The table below displays a summary of the CEFs in the covered call sector. The total return is a basic calculation of price return plus distribution rates. The Z score indicates which CEFs are trading at a bigger discount than the average over the last year. A Z score below -2.0 is a steep discount while anything over +2.0 is at an extreme premium.
The great thing about high yield CEFs is that the distributions offset a large portion of price decline in a bad year. You can clearly see this in the total return column in the table below. All of the CEFs in the table use ROC in their distributions. Two of the best performing buy-write CEFs below include NFJ and ETV, both of which will be discussed here.
NFJ Dividend, Interest & Premium Strategy (NFJ) is one of the best performing covered call CEFs. The fund's value-based equity strategy is primarily rules-based. Analysts run screens to find stocks that have low valuations and high dividend yields (compared with the S&P 500 and the Russell 1000). In order to avoid stocks with negative momentum, they avoid stocks with falling prices and those that have experienced recent downward revisions by analysts. On top of the equities, the portfolio uses a call-writing strategy that earns premiums, adding to income-generation potential. Also appealing is the fund's lower-than-average 2010 expense ratio (0.98% versus 1.10%). Combine low expenses with decent performance and the fund looks even better.
The fund's distribution rate was recently increased by 200%, putting it on par with peer distribution rates (previously it was the lowest in the group). After a big 33% loss in 2008 (the average covered call CEF lost 29%) and a moderate gain of 21% (on par with peers) in 2009, its strong comeback in 2010 (up 12% versus the peer average of 8%) has boosted performance over the latest three-year annualized period. The fund is up 14.5% versus 12.55% for peers and 12.7% for the index.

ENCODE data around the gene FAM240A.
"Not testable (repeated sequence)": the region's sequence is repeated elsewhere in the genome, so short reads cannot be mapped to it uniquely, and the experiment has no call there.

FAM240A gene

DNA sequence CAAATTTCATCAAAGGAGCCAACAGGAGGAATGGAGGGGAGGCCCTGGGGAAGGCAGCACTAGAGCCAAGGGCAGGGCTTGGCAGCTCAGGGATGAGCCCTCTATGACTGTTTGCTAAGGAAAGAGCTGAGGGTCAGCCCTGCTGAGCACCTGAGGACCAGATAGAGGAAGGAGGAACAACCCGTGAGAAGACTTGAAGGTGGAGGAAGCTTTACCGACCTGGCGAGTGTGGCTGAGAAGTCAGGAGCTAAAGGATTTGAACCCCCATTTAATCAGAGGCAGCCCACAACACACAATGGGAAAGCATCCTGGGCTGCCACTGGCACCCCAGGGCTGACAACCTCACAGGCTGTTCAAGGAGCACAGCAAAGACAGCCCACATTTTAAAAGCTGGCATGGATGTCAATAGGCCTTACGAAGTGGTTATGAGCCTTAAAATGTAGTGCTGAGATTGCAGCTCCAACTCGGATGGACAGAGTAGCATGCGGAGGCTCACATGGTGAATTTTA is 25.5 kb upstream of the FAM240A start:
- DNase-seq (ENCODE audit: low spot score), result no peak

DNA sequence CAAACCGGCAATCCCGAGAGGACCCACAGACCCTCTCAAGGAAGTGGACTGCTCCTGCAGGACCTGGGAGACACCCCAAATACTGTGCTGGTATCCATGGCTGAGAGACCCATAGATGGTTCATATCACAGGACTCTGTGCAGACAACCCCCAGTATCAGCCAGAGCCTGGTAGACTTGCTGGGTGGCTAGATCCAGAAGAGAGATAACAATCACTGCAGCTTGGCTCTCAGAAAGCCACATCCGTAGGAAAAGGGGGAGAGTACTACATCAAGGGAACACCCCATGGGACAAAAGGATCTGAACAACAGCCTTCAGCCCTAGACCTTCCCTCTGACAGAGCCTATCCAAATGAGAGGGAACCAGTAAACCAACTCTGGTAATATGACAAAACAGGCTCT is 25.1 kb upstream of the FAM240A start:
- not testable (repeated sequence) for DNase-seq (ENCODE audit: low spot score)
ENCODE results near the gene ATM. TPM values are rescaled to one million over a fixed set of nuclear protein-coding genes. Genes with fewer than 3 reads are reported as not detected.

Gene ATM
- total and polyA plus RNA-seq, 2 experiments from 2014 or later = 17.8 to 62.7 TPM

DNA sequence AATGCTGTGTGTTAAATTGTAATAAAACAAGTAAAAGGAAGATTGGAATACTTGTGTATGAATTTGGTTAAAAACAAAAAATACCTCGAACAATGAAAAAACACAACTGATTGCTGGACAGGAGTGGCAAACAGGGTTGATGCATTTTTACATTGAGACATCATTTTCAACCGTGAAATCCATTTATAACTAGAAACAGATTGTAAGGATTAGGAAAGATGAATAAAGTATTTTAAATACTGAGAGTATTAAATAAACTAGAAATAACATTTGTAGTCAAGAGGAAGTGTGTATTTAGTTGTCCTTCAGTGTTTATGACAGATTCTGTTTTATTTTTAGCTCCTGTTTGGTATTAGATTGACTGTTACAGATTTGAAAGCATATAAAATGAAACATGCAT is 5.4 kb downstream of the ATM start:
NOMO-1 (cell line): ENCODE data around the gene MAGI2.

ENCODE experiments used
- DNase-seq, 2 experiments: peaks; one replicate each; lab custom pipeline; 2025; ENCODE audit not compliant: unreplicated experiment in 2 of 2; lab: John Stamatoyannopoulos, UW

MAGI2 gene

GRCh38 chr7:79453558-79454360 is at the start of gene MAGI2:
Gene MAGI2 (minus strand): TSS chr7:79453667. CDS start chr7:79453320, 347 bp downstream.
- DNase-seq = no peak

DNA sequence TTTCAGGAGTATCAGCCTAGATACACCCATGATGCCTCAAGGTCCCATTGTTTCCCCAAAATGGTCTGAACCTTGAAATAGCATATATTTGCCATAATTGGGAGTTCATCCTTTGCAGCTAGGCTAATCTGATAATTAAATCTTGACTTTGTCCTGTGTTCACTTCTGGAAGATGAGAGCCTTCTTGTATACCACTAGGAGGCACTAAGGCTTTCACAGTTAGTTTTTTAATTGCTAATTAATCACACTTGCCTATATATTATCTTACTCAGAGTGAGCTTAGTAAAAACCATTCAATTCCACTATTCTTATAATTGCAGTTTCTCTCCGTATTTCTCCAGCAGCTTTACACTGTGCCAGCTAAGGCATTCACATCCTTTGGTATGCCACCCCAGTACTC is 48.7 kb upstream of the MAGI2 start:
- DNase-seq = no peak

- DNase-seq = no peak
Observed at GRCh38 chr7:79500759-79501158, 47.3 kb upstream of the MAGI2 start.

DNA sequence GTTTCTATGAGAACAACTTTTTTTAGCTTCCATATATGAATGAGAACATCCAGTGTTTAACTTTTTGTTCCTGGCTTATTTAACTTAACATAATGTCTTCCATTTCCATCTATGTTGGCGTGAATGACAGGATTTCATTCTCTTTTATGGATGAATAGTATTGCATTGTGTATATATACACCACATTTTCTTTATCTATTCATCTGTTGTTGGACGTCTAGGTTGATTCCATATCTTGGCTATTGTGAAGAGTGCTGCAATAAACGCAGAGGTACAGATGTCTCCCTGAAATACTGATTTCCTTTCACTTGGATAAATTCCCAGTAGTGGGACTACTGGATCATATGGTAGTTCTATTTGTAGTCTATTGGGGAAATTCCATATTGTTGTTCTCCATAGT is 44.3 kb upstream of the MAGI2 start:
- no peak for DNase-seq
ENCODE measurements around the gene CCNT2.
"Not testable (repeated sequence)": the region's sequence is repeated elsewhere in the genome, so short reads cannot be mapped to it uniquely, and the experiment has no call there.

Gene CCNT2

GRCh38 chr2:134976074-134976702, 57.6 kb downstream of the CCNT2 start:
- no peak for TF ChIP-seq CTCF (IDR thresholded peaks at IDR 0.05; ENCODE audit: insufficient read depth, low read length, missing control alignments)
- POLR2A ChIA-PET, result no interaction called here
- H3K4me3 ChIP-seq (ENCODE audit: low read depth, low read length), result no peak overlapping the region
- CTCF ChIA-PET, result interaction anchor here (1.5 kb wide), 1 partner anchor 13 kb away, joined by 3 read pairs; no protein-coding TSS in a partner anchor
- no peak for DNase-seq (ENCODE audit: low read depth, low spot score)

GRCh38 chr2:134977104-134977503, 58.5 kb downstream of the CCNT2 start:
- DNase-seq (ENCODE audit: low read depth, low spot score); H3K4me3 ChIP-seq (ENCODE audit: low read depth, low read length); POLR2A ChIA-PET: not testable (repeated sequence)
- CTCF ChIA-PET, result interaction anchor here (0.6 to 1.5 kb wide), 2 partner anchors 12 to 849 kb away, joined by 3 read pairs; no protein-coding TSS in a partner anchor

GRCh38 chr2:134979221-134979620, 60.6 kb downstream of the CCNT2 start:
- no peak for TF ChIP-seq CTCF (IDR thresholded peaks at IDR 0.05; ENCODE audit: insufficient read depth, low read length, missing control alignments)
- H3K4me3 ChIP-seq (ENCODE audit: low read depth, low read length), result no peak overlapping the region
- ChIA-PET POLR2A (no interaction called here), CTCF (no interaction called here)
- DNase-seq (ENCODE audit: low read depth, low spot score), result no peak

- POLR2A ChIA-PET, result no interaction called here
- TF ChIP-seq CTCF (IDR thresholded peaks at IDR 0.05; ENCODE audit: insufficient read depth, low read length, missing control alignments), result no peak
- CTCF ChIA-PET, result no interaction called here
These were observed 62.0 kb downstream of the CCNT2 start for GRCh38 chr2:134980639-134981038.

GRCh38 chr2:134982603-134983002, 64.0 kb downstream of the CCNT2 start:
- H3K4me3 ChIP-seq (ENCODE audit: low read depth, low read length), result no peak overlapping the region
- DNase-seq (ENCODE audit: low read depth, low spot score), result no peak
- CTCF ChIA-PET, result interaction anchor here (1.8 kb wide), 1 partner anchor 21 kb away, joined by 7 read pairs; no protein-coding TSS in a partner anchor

Eaton Vance Tax-Managed Buy-Write Opportunity (ETV) has low fees, and longer-term performance measures show strong outperformance of peers because of its 40% concentration in Nasdaq 100 stocks, which have performed well over the past three years. Of the eight Eaton Vance covered-call funds, this fund has performed better. We attribute this to its allocation to Nasdaq stocks as the index has significantly outperformed the broader S&P 500 Index in recent years. The fund is based on a 60%/40% combination of the S&P 500 Index and the Nasdaq 100 Index. Since 2007, the fund has only outperformed the combination index in two calendar years, 2008 and 2009. During 2008, the fund's performance was boosted by its call-writing strategy, which generated income as the overall portfolio lost value. This is the nature of a covered-call strategy.
The portfolio writes call options on the S&P 500 Index and the NASDAQ 100 Index. The fund will write call options to cover 100% of the portfolio's notional value. Options are written either at the money or just out of the money, and are short term in nature (less than three months, typically). Options are traded when another option has a higher implied volatility (which translates to a higher premium). The fund's adjusted expense ratio in 2010 was 1.07%, slightly lower than the peer average of 1.11%.